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February 2019 Archives

NSC urges employers to address fatigue to improve safety

Workplace cultures that promote long hours and ignore fatigue create unnecessary dangers for employees, according to a report from the National Safety Council. Throughout Georgia and nationwide, poorly rested workers face a heightened risk of workplace injuries. The fatigue report from the council estimated that approximately 13 percent of on-the-job injuries happen because of tired workers. For a large company with 1,000 employees, fatigue-related injuries could translate into $1 million in losses every year due to reduced productivity and more medical expenses.

Constructions' "Fatal Four" cause majority of worker deaths

Today’s construction workers lead dangerous lives, with the very nature of the profession exposing them to numerous areas of potential risk. When construction site supervisors and others on the team fail to prioritize workplace safety, the risks associated with the job become even more pronounced. Sadly, this happens every day across America as busy construction teams race to complete one task before moving on to another.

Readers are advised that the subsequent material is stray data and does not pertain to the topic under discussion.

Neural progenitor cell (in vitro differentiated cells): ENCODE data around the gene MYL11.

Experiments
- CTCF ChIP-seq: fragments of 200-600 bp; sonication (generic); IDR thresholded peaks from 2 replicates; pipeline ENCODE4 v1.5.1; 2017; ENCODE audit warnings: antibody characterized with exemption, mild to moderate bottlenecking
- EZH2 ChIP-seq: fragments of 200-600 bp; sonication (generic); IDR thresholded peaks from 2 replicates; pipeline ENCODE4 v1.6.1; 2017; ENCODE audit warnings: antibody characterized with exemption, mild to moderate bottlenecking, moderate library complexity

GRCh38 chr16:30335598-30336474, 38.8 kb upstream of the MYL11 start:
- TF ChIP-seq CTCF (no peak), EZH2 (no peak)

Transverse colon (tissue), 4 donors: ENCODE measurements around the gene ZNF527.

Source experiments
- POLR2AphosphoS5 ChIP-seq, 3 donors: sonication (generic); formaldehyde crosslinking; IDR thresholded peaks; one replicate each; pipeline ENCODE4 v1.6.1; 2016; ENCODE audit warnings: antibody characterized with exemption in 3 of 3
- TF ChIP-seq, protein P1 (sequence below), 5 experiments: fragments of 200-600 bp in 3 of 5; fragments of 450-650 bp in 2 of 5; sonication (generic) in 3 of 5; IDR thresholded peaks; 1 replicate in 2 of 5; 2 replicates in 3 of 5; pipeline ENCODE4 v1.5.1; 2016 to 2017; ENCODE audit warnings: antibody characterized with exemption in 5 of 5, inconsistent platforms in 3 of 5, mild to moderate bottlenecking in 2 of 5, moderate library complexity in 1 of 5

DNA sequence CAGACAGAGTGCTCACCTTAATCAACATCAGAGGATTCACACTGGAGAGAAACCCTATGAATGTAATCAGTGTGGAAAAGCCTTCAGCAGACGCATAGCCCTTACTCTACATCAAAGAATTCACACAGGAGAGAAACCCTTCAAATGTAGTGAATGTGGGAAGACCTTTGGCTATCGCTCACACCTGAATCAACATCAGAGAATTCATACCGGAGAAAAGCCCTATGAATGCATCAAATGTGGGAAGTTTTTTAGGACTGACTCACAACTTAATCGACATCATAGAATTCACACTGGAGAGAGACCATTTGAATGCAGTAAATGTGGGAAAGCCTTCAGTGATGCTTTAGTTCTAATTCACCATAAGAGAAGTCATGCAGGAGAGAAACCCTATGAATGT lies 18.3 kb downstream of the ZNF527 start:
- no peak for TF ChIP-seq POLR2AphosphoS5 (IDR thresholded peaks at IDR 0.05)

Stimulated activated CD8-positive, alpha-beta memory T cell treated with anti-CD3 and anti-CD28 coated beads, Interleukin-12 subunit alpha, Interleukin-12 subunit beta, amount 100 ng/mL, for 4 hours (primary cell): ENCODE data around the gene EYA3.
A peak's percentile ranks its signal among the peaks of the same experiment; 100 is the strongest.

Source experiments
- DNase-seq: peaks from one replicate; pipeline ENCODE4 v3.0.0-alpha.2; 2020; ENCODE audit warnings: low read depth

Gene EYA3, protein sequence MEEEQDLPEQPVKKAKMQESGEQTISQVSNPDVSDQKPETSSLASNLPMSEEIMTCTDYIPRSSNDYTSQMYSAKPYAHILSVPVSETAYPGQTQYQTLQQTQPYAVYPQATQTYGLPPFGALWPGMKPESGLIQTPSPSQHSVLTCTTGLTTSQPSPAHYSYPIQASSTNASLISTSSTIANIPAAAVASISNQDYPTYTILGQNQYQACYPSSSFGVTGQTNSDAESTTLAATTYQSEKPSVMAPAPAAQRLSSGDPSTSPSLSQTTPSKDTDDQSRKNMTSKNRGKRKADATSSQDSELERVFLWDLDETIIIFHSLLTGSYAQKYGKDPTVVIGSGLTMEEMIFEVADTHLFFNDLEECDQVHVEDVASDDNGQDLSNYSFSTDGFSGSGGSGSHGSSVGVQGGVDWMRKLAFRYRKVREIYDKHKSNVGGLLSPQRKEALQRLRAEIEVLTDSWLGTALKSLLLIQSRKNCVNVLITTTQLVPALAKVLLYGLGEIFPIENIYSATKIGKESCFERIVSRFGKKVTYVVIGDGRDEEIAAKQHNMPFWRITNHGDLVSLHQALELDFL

Portable generators expose workers to deadly carbon monoxide

With the winter months forcing more workers in Georgia inside or into partially enclosed spaces, the Occupational Safety and Health Administration has reminded employers about the dangers of carbon monoxide poisoning. Portable generators, space heaters and any equipment that relies on fuel combustion, like vehicles, pumps or welders, produce carbon monoxide. Insufficient ventilation allows the potentially deadly gas to build up and slowly poison occupants. Every year, some workers die from exposure to the odorless gas, and winter increases the possibility of mishandling equipment in poorly ventilated areas.

Workplace safety is everyone's business

There may be a variety of issues Georgia employers and employees disagree on, but when it comes to creating and maintaining a safe work environment, everybody is on board. The employer cannot afford the loss of productivity not merely from the injured worker but also from the potential shutdown of the operation until safety is assured. Of course, to the worker, health and safety are paramount, as is a regular paycheck. These interests are so closely aligned that workers compensation was designed as a no-fault system to address a worker injured within the scope of employment without resorting to litigation.

Tips for workplace eye protection

Georgia workers, especially those in construction, know how important eye protection is. states that more than 2,000 people incur on-the-job eye injuries every day with 1 in 10 of these injuries resulting in missed workdays. Between 10 and 20 percent of all work-related injuries end in temporary or permanent vision loss. The following are just some tips for workers wondering if they are protecting their eyes like they should.

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